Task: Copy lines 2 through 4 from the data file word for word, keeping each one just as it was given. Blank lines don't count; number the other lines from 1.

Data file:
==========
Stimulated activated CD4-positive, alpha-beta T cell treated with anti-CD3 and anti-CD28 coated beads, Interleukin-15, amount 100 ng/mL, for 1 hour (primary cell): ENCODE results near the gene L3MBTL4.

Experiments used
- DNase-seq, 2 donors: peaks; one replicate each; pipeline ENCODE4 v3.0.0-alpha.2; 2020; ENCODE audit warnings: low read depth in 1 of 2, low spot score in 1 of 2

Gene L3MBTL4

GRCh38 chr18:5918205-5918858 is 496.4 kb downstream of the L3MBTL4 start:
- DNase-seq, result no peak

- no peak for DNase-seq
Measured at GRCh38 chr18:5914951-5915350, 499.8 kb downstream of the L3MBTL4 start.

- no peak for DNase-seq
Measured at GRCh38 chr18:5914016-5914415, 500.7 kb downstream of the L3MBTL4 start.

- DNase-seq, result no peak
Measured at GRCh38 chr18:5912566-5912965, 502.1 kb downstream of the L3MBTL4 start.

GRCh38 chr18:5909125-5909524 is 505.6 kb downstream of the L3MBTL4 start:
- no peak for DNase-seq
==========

Experiments used
- DNase-seq, 2 donors: peaks; one replicate each; pipeline ENCODE4 v3.0.0-alpha.2; 2020; ENCODE audit warnings: low read depth in 1 of 2, low spot score in 1 of 2

Gene L3MBTL4